Republican challenger John James raised $6.4 million over three months in his campaign in Michigan for the U.S. Senate, again topping Democratic incumbent Gary Peters, who collected $5.2 million.
It was the fourth straight quarter in which the businessman and Army veteran outraised the first-term senator since entering the race about a year ago. Peters reported he had more than $12 million on hand, while James did not release that figure.
Both candidates reported record quarterly hauls and success tapping small-dollar donors — at least 95% of their donations were for $100 or less.
“Michigan cannot wait any longer for battle-tested leadership and that is exactly what this grassroots momentum shows,” said Abby Walls, James’ spokeswoman, who called Peters a failed “career partisan politician.”
Peters is one of two Democratic senators up for re-election in a state won by President Donald Trump.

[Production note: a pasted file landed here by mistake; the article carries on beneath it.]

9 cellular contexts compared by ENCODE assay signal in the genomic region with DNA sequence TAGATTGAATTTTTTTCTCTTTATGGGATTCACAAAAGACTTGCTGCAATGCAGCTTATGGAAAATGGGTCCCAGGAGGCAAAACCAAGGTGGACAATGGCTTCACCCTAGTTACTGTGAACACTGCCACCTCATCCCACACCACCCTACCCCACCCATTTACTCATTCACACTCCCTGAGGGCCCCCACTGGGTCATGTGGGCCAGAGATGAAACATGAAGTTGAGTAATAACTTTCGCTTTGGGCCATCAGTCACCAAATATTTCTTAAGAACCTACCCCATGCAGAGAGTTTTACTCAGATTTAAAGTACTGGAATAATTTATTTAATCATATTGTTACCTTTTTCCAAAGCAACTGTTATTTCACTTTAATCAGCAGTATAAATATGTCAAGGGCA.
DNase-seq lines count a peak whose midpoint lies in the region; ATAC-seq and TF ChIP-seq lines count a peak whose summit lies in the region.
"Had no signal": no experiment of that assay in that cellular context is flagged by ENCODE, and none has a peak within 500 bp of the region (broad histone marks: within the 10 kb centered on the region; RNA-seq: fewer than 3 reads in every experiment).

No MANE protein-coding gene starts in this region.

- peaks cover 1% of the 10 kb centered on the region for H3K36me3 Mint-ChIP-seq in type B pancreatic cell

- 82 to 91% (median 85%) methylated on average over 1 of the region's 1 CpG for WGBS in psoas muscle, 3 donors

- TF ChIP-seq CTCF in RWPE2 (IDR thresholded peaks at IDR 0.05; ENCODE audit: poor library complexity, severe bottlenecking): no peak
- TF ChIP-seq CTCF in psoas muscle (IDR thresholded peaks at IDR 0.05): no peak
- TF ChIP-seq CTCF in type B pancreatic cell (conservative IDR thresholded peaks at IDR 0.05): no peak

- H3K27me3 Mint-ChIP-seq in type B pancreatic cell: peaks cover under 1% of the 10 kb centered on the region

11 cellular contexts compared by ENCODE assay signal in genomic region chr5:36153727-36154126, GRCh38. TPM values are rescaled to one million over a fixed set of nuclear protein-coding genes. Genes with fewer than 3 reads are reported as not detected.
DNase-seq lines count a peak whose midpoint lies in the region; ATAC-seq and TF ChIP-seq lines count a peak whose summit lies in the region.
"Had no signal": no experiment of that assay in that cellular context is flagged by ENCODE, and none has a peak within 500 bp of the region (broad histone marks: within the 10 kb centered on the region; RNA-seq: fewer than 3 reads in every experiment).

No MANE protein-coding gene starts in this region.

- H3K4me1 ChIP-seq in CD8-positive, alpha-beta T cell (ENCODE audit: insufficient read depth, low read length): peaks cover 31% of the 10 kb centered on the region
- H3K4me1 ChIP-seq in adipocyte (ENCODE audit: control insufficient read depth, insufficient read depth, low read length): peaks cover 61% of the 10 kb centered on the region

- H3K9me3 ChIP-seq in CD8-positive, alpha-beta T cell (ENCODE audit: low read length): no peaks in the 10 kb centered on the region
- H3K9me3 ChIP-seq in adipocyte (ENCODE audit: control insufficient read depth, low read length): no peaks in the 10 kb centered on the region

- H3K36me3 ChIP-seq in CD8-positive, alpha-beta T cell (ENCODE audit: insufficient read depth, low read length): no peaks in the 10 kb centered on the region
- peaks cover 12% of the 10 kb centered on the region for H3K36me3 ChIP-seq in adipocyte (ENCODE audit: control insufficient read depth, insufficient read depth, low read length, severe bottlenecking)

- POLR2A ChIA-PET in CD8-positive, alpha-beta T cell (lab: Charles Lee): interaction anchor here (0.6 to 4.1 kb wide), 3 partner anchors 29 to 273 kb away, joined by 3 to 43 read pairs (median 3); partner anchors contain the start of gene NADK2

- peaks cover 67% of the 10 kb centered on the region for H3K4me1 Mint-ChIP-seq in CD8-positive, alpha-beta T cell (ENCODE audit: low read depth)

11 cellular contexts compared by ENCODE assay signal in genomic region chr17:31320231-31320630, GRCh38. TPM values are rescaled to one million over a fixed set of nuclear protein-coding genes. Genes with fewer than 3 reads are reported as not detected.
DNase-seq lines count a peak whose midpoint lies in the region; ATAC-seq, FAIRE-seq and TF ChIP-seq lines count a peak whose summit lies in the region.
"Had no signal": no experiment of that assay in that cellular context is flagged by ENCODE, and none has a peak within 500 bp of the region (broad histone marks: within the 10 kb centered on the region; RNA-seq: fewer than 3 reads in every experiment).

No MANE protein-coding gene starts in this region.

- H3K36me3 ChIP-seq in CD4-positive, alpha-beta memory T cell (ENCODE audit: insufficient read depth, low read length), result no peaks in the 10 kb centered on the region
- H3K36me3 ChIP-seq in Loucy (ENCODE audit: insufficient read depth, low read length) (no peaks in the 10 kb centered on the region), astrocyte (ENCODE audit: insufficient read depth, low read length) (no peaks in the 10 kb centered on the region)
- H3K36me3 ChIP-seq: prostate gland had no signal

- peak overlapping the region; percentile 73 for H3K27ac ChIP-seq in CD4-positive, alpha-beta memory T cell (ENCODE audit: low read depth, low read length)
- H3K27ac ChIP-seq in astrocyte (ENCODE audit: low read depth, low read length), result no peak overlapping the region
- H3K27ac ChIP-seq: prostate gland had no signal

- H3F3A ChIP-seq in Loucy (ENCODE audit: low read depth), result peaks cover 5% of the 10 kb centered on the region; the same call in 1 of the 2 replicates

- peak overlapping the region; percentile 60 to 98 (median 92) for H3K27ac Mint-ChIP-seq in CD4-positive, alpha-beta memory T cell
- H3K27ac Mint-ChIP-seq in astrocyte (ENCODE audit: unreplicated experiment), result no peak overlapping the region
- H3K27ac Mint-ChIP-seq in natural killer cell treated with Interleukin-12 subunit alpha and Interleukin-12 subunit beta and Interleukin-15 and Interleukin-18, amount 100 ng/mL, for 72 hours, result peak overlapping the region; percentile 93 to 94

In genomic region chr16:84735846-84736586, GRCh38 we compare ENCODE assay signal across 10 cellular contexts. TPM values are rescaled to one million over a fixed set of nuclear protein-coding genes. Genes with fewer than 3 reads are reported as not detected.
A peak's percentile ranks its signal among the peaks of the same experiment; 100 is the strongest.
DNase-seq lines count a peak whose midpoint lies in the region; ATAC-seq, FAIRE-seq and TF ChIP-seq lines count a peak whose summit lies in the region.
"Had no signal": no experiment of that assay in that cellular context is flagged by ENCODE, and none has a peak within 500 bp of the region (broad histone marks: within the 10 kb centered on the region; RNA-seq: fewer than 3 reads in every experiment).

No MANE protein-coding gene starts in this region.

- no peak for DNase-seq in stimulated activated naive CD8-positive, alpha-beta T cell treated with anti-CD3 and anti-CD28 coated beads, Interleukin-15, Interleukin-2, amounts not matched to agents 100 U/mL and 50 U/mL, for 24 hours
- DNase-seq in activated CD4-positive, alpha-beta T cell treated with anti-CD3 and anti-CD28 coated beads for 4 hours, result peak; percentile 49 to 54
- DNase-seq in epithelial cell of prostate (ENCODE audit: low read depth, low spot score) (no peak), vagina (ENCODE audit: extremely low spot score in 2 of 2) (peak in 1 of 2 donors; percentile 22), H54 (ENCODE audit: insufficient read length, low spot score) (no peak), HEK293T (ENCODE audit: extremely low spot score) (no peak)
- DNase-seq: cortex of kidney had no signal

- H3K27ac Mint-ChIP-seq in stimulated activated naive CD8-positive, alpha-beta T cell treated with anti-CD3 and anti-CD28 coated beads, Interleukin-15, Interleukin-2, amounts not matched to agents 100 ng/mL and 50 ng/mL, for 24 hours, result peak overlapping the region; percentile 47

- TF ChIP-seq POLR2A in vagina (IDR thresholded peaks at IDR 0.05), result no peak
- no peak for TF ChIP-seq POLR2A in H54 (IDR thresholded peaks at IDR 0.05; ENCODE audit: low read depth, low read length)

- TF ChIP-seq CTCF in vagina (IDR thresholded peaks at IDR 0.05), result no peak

Peters’ campaign said it had collected more than $18.6 million since the start of 2019 — a record for a Democratic Senate candidate in Michigan. James had raised about $19.5 million through June 30.
The quarter closed more than week ago, but campaign finance reports are not due until Wednesday.
“The groundswell of grassroots support is a testament to Gary’s effective leadership and makes clear that Michiganders want to keep him in the Senate,” said Dan Farough, his campaign manager. “We are incredibly grateful for the continued support from folks across the state, especially as we face unprecedented challenges.”
As of the end of March, Peters and James had roughly even amounts of cash on hand. Peters has led in polling.
This week, Peters’ campaign launched a new TV ad in which he talks about supporting small businesses during the coronavirus pandemic and expanding American manufacturing. On Thursday, he announced legislation that would establish an independent institute to coordinate federal manufacturing programs.
Peters said the national approach to manufacturing has been piecemeal and pointed to how the pandemic has exposed supply chain vulnerabilities and an overreliance on foreign manufacturers.
James recently has been traveling to Michigan counties with some of the highest unemployment rates in the country following the state’s economic shutdown to curb the coronavirus. He has been seeking input on ways to help more people be on the “path to prosperity.”